Saturday, January 5, 2013

My Ministry is Parenting and I Take It Seriously

Ellen had a little visit with Justin Bieber’s mom, Pattie Mallette on yesterday’s show, where she talked about her new book, Nowhere But Up: The Story of Justin Bieber's Mom!

She says she was sexually abused even while she was pregnant with Justin Bieber. She then thought about killing herself and having an abortion and was hooked on drugs and drinking a lot and then she was visited by a Christian counselor in the hospital and she changed overnight and a star was born on YouTube 15 years later.

She made a vow that she would not have sex until she gets married when she was 21, this is 18 years down the line and she has taken that vow very seriously " I remember when I made it. I wrote it down on a piece of paper and I had someone witness it. It means a lot. I made it this far. I’m not stopping now… When I moved to Atlanta with Justin because of all the chaos and how crazy it was. I told Justin I would focus on him and would wait until he was 18 before I started dating."

To say she had a rough childhood wouldn't even be close to the truth. When she was five years old, she was invited by one of the teachers to "ask Jesus into her heart", to which she responded enthusiastically. While Mallette readily gave her life to Christ at an early age, she never maintained a personal connection to God throughout her youth. She was sexually violated until she said it became normal to her. When she was 14 years old, she began acting out by experimenting with drugs and alcohol, including marijuana and LSD. She also started shoplifting, along with vandalizing school property. Once, she even started a fire in a school bathroom, for which she was suspended from school.

When she was 15 years old, she began a tempestuous on-again-off-again relationship with her childhood sweetheart, Jeremy Bieber, which lasted for four years. When she was 16, she left home, supporting herself through petty theft and drug dealing. During this time, she often experienced loneliness, depression, and suicidal tendencies. When she was 17 years old, she attempted suicide by throwing herself in front of a truck. Her actions led to a stint in a mental ward. While there, she embraced Christianity.

Of course, this wasn't a fix to all her problems but it gave her strength and peace that most Christians are familiar with . . . it's something that can only come from God.

Her story is shocking and sad but thankfully it is a happily-ever-after story. Spiritually, her story challenged me and in a good way. There's one that she mentioned about tithing "You see, tithing isn't really about money. It's about being free from its control and trusting God will take care of you."

She found the strength to change in her faith (and her unexpected pregnancy). Others may find it in something or someone else. Whatever it may be, there is hope to change your life for the better and free yourself from the shackles of your past. God can take our brokenness and turn it into something beautiful. He redeems, restores, and makes things new.

Whether you're a single mom, an addict, or a victim of abuse . . . whether you're on the verge of bankruptcy or the brink of divorce . . . whether you're in a dysfunctional family or the product of a broken home . . . whether you battle depression or struggle with anxiety . . . whether you live in fear or hide in shame . . . whether you've been abandoned, rejected, or ignored -- there is hope.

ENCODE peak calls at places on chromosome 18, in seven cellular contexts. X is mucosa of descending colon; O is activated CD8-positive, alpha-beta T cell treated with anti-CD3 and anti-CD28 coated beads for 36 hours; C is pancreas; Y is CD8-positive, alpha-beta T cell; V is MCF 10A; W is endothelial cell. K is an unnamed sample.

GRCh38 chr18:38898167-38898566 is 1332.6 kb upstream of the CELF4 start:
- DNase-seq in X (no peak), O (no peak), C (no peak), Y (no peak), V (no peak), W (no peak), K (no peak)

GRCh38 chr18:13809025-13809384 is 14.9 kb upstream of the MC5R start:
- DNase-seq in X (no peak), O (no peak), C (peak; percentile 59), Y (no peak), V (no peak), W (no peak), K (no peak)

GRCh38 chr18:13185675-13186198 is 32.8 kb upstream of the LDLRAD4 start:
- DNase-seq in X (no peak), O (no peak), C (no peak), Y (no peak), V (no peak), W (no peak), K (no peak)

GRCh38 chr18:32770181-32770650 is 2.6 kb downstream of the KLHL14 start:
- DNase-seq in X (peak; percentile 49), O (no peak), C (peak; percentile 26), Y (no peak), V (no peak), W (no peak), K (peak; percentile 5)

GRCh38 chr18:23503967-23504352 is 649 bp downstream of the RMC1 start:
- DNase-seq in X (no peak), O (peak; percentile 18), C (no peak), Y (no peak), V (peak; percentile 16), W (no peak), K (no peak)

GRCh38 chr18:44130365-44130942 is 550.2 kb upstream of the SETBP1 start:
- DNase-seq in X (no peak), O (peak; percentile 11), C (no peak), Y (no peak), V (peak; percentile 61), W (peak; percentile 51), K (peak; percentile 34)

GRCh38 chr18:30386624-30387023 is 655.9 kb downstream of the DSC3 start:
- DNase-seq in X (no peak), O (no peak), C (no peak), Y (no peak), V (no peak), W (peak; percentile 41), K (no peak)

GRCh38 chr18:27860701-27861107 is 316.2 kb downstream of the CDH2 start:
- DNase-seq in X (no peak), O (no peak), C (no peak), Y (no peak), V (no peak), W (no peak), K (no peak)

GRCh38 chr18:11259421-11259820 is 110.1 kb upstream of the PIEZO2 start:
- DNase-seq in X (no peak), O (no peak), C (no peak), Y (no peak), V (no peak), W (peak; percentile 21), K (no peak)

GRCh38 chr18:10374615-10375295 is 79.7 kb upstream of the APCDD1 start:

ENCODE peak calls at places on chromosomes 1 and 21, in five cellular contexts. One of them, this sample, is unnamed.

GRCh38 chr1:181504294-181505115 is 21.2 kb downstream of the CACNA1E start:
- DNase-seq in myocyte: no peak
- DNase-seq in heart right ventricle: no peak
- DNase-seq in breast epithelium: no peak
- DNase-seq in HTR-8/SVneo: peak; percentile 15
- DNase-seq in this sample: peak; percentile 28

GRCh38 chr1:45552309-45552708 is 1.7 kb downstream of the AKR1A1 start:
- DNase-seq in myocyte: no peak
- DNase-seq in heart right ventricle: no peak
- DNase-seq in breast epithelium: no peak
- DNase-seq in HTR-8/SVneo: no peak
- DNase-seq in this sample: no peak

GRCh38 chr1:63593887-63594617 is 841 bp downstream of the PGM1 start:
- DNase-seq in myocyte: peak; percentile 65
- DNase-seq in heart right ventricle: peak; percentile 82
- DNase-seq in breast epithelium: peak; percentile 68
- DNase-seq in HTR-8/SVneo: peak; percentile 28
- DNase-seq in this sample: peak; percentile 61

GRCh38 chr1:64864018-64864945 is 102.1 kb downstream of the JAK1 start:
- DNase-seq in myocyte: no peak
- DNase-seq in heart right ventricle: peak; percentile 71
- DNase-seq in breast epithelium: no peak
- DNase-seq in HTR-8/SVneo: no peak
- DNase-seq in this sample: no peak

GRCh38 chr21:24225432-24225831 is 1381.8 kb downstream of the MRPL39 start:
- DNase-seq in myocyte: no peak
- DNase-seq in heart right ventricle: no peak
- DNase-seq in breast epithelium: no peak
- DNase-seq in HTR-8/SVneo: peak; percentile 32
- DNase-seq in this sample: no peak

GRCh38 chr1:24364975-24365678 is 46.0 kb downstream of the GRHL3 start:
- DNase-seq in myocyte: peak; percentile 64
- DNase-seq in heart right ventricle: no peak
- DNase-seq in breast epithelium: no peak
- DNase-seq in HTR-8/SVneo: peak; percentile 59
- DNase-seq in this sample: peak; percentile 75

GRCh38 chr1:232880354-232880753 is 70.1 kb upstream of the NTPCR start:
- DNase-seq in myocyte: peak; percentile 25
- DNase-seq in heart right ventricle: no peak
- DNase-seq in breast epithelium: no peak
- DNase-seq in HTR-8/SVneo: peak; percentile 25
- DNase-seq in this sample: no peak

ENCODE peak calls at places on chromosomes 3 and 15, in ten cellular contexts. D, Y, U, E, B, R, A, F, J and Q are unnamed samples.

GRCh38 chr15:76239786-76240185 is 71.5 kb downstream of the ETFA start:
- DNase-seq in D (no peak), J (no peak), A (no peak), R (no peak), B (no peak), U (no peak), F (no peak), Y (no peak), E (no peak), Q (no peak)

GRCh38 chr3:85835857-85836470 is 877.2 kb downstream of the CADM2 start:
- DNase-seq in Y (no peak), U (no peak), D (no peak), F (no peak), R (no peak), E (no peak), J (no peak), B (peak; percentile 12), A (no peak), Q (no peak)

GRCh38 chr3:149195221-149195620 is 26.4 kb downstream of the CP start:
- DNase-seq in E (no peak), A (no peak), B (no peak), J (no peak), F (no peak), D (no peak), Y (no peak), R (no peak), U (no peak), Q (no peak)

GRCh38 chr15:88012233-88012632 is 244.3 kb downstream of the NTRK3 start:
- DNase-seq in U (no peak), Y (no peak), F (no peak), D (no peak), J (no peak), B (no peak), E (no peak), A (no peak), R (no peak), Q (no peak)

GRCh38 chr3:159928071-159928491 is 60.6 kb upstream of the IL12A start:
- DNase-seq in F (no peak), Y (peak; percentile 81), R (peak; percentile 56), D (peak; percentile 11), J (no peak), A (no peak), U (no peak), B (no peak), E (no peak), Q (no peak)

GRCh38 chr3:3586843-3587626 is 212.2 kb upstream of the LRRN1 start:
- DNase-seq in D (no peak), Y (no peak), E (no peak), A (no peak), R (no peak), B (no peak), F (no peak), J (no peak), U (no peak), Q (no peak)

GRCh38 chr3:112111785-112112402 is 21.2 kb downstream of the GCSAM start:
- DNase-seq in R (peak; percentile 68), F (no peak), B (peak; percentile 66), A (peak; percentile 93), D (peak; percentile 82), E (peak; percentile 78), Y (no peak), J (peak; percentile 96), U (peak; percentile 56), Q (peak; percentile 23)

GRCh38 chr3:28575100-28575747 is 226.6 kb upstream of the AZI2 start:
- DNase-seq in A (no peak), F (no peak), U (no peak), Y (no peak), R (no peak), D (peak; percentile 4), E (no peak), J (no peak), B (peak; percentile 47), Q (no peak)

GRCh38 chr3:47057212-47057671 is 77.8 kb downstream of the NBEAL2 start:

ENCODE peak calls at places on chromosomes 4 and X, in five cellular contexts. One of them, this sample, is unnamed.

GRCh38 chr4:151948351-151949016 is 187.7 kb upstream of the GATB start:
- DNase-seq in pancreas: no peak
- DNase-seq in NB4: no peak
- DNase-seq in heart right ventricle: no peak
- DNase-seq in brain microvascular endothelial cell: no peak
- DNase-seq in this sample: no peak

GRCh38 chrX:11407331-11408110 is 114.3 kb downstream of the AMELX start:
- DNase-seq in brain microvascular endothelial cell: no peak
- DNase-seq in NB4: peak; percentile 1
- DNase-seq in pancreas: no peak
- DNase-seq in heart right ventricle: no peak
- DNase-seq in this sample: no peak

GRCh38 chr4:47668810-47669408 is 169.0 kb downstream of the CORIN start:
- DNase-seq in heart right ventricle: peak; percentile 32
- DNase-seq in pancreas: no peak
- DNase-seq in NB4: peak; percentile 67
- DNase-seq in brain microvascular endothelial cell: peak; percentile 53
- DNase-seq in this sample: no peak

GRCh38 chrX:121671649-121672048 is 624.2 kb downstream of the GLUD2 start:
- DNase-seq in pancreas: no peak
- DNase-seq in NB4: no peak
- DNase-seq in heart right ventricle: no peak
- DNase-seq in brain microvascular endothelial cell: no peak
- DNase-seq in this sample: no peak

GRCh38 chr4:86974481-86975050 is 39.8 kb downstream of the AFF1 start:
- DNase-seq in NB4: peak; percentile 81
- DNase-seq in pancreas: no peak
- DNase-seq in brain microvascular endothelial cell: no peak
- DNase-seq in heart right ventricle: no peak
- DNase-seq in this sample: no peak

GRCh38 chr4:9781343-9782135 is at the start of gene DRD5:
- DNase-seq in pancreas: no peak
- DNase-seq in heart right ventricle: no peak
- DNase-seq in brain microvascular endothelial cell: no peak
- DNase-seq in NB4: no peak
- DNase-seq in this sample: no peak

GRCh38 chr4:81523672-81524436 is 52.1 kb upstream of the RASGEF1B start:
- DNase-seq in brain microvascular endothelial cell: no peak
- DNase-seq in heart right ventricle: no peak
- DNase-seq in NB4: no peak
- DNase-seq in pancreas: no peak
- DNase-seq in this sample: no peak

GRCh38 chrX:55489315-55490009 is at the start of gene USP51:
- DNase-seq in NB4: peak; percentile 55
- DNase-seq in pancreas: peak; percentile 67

Were there any single parents in the Old and New Testament faith communities? Surely, yes. Then why were they excluded from biblical counsel on how to parent? They were not excluded. When God spoke to his people, he spoke to married parents and single parents without distinction. In other words, the general commands given to all parents pertain to you. Single parents are not a special subcategory.

What are God’s directives to parents? Christian authors summarize biblical parenting duties in various ways, but most include the following:

• Provide physical and emotional care

• Provide verbal instruction

• Provide physical discipline

• Model dependency on Christ that grows into his likeness

• Pray for and with your children

You may not be able to give as much time, energy, skill, and creativity to these five tasks as two parents could. But God does not expect double effort from you. You cannot do, and must not try to do, the work of two adults. But what you should do, in dependence on God, should include these five ministries toward your kids.

Further, while you may receive help from others—your parents, friends, church family, and so forth—you remain the God-appointed parent of your children and depending on how you take that appointment, that is a blessing in itself.

Ijeoma Olujekun

1 comment:

  1. I am a single parent of one wonderful 12 year old daughter. Her father hasn’t been in her life since she was four years old. And although it has been difficult at many points in our lives, I’ve always put my faith in God and have taught her to do the same. Even in our lowest moments—facing eviction, no ready transportation—our faith never wavered, and we’ve managed to survive wonderfully and spiritually stronger than before. I truly believe that God places challenges before us, some harder for others, in order to test our strength and faith. I don’t anticipate earthly rewards, I don’t expect that God should necessarily owe us anything. But I do have faith that we will be rewarded in heaven. Things are better for us now, but we know not to attach ourselves to too much, we know that things can disappear in an instant and for that reason we know that we should only have love towards one another and towards God.
    Save My Relationship


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